Time is running out to save hundreds of families trapped under the rubble of buildings brought down by Monday's earthquake, the head of the Syrian opposition-run civil defence service said on Tuesday.
Raed al-Saleh told Reuters urgent help was needed from international groups for the rescue effort by the organisation known as the White Helmets in rebel-held northwest Syria, where hundreds were killed and injured.
"Every second means saving lives and we call on all humanitarian organisations to give material aid and respond to this catastrophe urgently," he said.
The magnitude 7.8 earthquake hit Turkey and Syria early on Monday, toppling apartment blocks, wrecking hospitals and leaving thousands of people injured or homeless.
At least 1,444 people were killed in Syria and about 3,500 injured, according to figures from the Damascus government and rescue workers in the northwestern region controlled by insurgents.
Rescue teams worked early on Tuesday to free people trapped in the rubble of buildings in southern Turkey as the death toll in that country rose to more than 3,400.
In areas hit by the earthquake in northwestern Syria, rescue efforts were hampered by lack of equipment and freezing conditions. Rescuers cleared piles of debris using makeshift tools and their hands.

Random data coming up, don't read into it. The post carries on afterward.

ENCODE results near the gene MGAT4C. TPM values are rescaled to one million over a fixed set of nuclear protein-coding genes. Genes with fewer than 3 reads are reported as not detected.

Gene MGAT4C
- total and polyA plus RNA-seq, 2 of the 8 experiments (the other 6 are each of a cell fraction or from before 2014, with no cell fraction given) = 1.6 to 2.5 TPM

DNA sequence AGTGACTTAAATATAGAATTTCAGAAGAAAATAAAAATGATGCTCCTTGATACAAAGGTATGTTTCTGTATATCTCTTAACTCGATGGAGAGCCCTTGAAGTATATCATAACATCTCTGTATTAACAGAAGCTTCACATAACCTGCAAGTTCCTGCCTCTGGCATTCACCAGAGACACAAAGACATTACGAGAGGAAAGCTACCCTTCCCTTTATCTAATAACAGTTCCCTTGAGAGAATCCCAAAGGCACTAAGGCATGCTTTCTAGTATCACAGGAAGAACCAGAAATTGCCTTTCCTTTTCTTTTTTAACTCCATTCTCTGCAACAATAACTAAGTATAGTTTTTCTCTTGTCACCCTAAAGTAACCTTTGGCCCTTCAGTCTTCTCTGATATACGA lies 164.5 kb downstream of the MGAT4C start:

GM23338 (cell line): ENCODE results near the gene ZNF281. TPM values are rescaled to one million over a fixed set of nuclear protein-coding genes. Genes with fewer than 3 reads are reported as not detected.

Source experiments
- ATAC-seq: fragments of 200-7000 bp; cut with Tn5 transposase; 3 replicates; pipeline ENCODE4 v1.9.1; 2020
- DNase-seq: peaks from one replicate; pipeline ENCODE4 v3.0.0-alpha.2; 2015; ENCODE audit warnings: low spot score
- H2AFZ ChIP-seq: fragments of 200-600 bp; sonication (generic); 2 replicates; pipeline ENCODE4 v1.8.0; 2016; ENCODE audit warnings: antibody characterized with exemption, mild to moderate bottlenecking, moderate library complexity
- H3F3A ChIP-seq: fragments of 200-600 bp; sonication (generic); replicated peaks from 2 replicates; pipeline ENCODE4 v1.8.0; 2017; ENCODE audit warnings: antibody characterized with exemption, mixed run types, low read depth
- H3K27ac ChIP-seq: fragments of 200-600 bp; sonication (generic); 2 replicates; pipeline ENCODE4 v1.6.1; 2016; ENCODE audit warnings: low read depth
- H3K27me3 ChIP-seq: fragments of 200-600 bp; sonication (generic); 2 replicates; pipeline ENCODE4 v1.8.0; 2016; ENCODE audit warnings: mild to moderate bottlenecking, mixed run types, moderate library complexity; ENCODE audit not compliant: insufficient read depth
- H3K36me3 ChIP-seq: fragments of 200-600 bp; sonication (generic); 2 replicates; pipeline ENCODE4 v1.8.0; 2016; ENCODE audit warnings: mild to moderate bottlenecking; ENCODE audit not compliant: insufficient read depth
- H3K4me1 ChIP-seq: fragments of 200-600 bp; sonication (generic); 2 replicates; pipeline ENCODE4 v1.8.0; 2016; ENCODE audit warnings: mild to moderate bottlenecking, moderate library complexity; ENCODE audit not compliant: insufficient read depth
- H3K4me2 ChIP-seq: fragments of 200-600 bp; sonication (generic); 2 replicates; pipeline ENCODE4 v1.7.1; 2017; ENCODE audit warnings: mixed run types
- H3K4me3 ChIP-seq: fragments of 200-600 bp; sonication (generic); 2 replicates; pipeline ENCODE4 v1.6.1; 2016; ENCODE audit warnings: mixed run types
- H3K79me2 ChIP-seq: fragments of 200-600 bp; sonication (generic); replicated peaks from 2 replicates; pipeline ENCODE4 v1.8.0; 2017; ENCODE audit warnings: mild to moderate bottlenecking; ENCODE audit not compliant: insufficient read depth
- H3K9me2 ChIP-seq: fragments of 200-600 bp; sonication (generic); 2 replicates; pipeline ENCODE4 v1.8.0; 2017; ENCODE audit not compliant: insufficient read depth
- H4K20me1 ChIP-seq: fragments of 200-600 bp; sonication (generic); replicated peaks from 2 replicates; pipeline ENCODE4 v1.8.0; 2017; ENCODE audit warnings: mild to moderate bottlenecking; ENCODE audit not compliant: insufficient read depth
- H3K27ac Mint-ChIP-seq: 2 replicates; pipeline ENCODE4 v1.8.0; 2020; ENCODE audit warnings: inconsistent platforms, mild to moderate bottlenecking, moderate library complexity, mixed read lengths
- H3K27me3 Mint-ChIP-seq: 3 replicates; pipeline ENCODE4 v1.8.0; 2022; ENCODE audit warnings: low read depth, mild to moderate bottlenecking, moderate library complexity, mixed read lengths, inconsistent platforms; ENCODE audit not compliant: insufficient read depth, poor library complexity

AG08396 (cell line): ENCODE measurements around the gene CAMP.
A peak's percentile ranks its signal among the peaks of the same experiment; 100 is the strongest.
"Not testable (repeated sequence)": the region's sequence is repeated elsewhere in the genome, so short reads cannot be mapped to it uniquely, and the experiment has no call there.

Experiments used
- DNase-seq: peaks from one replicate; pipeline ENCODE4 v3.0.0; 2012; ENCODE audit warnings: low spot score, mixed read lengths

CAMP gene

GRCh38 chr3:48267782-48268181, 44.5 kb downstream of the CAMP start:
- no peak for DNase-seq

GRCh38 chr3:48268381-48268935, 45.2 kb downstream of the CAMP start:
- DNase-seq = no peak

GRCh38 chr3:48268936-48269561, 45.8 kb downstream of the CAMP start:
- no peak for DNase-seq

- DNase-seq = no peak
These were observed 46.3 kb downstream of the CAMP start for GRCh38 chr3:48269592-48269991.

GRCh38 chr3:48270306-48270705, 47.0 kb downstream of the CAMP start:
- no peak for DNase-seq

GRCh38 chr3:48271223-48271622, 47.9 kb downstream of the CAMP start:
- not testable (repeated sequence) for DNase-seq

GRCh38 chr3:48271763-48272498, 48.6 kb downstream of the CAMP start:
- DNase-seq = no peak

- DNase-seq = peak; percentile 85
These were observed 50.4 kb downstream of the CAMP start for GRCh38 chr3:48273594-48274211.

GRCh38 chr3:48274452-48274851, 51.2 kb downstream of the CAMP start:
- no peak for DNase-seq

"There are a lot of efforts by our teams but they are unable to respond to the catastrophe and the large number of collapsed buildings," al-Saleh said.
Syria's Emergency Response Team, a non-governmental organisation that operates in the rebel-held enclave, said snow storms had closed roads within makeshift camps that house tens of thousands of displaced Syrians.
"We have great difficulty in getting heavy equipment because of the large spread of places that were affected," said Salamah Ibrahim, a senior rescuer operating in the city of Sarmada, where a whole neighbourhood fell to the ground.
The rebel-held enclave in the northwest of Syria is a refuge for around four million people, many of whom have been uprooted by a Russian-backed Syrian government assault that turned the tide in favour of President Bashar al-Assad during the more than decade-long Syrian conflict.
"Most of the hospitals are full and the situation is catastrophic. We are in need of medicines urgently to cover the needs," said Zuhair al Qarat, head of the health authority in Idlib city.
Damage was also widely seen in government-held Aleppo city's eastern sector, whose buildings bore the brunt of intensive aerial bombing by Russia and the Syrian military to push out rebels in 2016, according to rescuers and aid workers.